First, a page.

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Chocolat brings us the story of a single mom who stands up for her ideals against conservative notions of society, and still wins hearts.
I watched the movie Chocolat almost a decade ago during my college days. It is a delightful story, set in 1959 with the backdrop of a beautiful French village filled with unique but striking characters.
Vianne (played by Juliette Binoche) is an expert chocolatier and a single mother who moves into a traditional village during the holy season of Lent. To heat up the plot, she does not follow any religion, and stands out in the tightly close knit village where religion is a way of life.
The rest of the movie focusses on how Vianne continues to hold on to her ideals, creates beautiful connections (and concoctions), and manages to transform everyone around her! By the end of the movie, it feels like she has given a cultural facelift to the old-fashioned society.
I watched Chocolat again recently, and it still felt remarkably charming, like the first time I did. But this time I also became aware of many other social issues the movie touches upon, other than the social stigma of an atheist single mother in that period of the 20th century. All of them are pertinent from a woman’s point of view, and how it could define the way a close-knit community could evolve.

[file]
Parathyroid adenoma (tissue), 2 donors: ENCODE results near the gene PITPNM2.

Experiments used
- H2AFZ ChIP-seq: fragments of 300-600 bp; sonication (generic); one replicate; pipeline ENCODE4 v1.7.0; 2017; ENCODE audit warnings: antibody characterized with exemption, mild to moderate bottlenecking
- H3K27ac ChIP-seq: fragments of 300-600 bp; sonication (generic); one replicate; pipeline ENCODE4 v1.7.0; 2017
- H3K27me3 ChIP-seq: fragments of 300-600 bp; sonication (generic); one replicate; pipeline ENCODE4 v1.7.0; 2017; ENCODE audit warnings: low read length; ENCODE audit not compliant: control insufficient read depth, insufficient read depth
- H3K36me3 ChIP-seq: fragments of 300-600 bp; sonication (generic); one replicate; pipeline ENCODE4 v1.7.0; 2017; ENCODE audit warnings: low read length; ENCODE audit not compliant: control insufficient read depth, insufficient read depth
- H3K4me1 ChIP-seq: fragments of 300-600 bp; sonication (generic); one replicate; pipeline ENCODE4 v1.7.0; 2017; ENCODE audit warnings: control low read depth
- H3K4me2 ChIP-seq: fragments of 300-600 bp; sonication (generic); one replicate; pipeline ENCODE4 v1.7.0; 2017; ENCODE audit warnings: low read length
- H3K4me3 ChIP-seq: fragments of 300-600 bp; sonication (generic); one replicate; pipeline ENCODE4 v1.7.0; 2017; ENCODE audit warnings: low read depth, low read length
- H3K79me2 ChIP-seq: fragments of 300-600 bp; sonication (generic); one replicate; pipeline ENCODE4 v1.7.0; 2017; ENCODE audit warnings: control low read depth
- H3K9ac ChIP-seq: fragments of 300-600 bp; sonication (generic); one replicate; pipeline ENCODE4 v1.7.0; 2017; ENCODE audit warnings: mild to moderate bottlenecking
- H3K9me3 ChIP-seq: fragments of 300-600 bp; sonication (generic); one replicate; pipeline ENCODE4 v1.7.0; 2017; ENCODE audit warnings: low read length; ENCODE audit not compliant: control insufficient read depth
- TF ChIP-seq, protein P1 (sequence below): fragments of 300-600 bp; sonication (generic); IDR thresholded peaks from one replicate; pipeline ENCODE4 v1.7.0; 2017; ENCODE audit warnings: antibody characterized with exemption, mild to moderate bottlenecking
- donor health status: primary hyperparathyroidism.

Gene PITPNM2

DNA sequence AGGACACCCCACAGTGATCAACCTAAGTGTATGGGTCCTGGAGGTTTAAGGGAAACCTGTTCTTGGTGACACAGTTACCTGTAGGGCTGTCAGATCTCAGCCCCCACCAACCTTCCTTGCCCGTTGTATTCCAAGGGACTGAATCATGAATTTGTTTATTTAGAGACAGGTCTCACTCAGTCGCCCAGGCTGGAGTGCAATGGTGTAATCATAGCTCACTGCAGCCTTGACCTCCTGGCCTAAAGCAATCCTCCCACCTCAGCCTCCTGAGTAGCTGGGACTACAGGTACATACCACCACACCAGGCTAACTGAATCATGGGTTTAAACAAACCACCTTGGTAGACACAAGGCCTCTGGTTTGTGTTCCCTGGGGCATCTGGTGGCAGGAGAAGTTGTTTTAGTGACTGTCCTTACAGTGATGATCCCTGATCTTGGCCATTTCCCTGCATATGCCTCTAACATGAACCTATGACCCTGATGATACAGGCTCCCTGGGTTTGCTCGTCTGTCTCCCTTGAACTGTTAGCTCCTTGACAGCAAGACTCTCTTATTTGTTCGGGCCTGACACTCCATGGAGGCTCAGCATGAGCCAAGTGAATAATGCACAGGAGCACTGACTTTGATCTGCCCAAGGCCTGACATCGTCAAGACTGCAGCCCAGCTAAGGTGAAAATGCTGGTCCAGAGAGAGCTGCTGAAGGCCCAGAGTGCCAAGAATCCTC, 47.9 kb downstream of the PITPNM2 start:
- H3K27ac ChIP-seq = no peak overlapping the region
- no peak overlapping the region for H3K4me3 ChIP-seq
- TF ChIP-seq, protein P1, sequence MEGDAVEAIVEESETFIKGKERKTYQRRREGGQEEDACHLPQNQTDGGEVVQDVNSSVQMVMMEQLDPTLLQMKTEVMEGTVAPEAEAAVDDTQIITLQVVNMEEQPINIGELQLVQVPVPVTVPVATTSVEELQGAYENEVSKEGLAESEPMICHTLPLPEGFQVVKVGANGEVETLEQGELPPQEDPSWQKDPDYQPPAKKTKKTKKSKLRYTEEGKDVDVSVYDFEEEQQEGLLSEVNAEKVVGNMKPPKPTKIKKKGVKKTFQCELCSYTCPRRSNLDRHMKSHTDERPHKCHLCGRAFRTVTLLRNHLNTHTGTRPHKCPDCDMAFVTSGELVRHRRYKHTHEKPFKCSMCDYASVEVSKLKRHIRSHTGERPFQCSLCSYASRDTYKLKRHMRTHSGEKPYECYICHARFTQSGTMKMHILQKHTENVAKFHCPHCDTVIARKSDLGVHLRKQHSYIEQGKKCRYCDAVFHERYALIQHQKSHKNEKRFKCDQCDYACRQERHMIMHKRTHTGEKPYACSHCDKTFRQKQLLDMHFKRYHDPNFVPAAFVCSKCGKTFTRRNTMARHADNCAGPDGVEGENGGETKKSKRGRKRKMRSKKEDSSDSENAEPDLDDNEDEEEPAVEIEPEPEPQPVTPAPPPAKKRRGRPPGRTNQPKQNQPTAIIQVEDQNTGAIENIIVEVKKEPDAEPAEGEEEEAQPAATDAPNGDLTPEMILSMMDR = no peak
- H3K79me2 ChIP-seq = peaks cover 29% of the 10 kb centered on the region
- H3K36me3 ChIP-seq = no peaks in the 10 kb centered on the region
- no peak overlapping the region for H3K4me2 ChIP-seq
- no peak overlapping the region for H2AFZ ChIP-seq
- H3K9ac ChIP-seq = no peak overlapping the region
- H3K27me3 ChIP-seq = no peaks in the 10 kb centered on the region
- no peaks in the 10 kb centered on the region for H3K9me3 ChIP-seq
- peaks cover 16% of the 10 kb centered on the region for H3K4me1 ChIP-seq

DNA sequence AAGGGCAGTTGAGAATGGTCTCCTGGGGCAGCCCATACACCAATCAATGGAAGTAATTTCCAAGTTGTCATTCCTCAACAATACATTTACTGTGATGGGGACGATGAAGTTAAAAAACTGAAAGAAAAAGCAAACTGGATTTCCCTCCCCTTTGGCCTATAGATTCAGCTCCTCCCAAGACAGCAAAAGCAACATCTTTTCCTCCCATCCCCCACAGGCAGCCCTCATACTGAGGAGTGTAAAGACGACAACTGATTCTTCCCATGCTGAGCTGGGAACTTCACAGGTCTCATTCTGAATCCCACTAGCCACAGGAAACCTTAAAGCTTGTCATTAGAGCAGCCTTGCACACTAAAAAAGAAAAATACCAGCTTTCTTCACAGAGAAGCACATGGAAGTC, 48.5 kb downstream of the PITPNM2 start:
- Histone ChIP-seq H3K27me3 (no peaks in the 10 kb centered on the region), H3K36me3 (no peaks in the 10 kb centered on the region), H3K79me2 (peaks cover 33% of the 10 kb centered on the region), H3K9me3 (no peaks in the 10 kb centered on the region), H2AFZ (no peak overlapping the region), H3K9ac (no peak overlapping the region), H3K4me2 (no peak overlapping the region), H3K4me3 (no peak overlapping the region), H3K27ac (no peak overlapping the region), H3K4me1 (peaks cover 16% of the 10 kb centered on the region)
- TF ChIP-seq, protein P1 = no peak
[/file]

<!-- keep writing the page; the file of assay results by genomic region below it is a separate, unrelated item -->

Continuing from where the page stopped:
She is called a radical by the adults. She is called an atheist by the kids who don’t even understand what it means! Her single mother status is gossip-worthy for elders, while it is troll-worthy for her daughter’s classmates.
Vianne’s social status makes her a curious specimen. But she is not the only outcast in the village – for everyone who doesn’t ‘behave’ will become one. Especially women, who are expected to live within the boundaries drawn by the society- marriage, motherhood, domestic duties and placing the spouse on a pedestal. While these beliefs have not evolved since time immemorial, the characters who try to break this circle bring a strange allure on screen.
An elderly woman has chosen her own lifestyle but is shunned by her own daughter for her decision. A wife who is a victim for domestic abuse finally decides to walk out. A woman who lost her husband the to war decades ago, but is confined with orthodox ideals finds romance in her sunset years. Each character’s arc throws light upon a relevant social issue that woman face and often need a nudge to step out. Against all odds, Vianne’s transcendal warmth and open-mindedness makes her the lighthouse of hope for other women who wish to take charge of their lives.
Vianna has embraced the lifestyle of moving around often and does it with remarkable ease. Though her daughter Anouk struggles a bit, she adapts wonderfully for a child. For Anouk, the father never existed and not knowing him does not bother her. But her mother’s refusal to comply to the society’s expectations is irksome.
“Why can’t we go to church?”
“Why can’t you wear black shoes like the other mothers?”